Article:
“This is a sea change, and we hope it will be used as a model in other states,” said Victoria A. Budson, executive director of the Women and Public Policy Program at Harvard’s Kennedy School of Government and chairwoman of the Massachusetts Commission on the Status of Women. The law in her state, she said, “will help every single individual who applies for a job, not just women.”

Efforts to pass a national anti-secrecy law, the Paycheck Fairness Act, have been repeatedly blocked by congressional Republicans. Opponents, including the U.S. Chamber of Commerce, a powerful business lobbying group, say that such laws would increase litigation and unfairly restrict employers’ compensation decisions.

But proponents of equal pay laws say that attitudes are shifting among businesses. In Massachusetts, for instance, the Greater Boston Chamber of Commerce was an early and enthusiastic backer.

“That really set the tone,” said State Representative Ellen Story, a Democrat and co-sponsor of the bill. “Now it wasn’t just members of the women’s caucus, it was business leaders, too, asking for this.”

The Massachusetts attorney general will be in charge of enforcing the law, which also gives workers the right to sue companies directly for violations.

In June, 28 businesses nationwide, including large employers like Gap, Pepsi and American Airlines, signed an Equal Pay Pledge promoted by the White House in which they committed to conducting annual audits of their pay by gender across all job categories.

“Companies that want to do the right thing are seeing that these new laws really pose no threat,” said Vicki Shabo, vice president of the National Partnership for Women & Families, which tracks the fair pay bills introduced in state legislatures. “It’s absolutely started to pick up. These laws are not just passing in completely blue places,” she added,” they’re passing with bipartisan votes.”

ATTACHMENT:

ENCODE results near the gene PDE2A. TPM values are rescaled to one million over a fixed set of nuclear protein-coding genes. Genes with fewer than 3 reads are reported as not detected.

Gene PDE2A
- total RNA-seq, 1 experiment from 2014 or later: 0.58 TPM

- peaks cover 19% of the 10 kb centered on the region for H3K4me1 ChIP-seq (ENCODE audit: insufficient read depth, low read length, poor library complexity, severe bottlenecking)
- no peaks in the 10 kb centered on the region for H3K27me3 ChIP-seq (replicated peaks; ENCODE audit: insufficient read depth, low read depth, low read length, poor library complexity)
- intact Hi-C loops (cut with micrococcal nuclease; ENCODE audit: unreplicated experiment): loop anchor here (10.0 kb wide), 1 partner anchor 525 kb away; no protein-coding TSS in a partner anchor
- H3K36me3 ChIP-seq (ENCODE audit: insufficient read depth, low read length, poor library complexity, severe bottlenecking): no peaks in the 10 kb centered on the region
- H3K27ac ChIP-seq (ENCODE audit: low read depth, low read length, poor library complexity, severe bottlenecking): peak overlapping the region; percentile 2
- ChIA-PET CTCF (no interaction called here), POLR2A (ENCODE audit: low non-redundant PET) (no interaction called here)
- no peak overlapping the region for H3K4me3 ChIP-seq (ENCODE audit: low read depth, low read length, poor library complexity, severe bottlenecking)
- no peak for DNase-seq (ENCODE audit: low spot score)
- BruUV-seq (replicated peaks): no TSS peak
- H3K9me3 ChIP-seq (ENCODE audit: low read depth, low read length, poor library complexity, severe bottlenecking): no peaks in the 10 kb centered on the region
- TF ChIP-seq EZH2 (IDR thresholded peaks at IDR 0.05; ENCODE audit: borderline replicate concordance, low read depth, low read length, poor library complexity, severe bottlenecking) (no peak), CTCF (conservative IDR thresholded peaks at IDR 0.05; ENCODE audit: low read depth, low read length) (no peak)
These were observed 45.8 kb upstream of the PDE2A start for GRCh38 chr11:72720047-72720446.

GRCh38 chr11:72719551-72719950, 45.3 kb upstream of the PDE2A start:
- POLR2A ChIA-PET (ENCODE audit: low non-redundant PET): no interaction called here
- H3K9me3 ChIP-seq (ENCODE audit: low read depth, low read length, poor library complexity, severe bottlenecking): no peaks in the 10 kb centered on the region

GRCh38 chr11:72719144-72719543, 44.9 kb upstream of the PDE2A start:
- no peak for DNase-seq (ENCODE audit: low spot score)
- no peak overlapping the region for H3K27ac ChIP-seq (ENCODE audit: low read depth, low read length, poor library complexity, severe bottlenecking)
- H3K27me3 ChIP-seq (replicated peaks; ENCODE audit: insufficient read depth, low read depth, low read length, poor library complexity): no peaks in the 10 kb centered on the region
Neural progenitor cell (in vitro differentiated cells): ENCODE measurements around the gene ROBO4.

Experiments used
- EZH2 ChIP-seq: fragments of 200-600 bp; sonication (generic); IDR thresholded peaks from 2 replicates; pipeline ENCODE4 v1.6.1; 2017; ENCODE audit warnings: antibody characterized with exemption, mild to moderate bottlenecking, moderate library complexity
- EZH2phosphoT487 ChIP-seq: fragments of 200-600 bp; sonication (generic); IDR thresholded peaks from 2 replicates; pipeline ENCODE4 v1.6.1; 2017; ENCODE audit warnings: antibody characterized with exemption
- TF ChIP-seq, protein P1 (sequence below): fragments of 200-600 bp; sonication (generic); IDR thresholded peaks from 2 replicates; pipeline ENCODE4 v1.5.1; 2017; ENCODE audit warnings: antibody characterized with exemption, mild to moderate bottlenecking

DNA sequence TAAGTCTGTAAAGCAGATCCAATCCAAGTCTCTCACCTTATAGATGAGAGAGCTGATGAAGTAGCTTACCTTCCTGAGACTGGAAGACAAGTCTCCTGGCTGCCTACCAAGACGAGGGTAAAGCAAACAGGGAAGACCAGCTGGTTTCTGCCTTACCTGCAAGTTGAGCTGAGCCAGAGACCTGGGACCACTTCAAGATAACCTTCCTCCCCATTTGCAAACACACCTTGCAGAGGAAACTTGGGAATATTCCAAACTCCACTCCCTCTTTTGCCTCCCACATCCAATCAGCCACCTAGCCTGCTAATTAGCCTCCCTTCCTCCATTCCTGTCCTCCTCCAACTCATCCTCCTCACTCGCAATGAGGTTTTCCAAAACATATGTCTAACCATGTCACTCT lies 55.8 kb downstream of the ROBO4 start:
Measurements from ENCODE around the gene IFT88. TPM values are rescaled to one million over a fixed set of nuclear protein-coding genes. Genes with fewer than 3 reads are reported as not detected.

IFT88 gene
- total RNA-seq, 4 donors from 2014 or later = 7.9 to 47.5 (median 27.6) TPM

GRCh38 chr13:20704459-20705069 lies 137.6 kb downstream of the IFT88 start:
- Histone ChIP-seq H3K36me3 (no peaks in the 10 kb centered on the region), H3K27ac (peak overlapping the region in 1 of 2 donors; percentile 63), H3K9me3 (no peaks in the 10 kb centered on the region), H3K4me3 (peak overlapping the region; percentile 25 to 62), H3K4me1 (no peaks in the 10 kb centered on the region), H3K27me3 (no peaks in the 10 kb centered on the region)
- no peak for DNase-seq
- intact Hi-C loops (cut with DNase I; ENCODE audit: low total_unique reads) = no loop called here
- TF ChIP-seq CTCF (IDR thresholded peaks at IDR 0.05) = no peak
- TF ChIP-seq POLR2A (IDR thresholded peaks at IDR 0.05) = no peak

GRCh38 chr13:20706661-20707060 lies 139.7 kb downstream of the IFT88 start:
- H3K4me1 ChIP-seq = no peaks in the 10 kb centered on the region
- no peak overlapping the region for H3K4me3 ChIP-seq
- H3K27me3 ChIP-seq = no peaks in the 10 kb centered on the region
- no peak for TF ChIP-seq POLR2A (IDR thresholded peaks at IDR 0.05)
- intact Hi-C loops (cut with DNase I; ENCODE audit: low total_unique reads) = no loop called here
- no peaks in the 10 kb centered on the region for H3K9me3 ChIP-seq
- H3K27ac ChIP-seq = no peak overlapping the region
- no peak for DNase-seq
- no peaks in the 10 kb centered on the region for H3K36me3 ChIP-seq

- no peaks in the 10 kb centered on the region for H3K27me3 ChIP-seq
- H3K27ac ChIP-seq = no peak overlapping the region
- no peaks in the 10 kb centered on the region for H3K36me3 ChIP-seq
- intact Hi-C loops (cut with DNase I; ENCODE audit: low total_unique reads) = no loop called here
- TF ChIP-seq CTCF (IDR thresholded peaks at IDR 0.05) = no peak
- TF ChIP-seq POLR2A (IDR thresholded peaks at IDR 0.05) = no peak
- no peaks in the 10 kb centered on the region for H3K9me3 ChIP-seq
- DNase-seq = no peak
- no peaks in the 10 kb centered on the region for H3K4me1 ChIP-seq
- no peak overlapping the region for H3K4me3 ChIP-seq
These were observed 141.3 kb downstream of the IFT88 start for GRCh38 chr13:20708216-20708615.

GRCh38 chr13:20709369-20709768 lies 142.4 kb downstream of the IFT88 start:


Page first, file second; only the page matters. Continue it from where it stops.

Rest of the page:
Businesses are also beginning to talk more openly about the often uncomfortable things those audits find. PricewaterhouseCoopers published the results of a pay analysis it did of its British staff. It found a 15.1 percent pay disparity between men and women, and changed its promotion practices to bring more women into senior leadership roles. Salesforce, a cloud software company, says it spent $3 million last year to raise the salaries of female employees to match their male counterparts.

Academic research has illustrated the negative effect pay disparity has not just on individuals, but also on the broader economy. Closing the gender wage gap would lower the poverty rates in every state, according to an analysis by the Institute for Women’s Policy Research.

Just as important, according to advocates of equal pay, are the changing demographics in boardrooms and statehouses.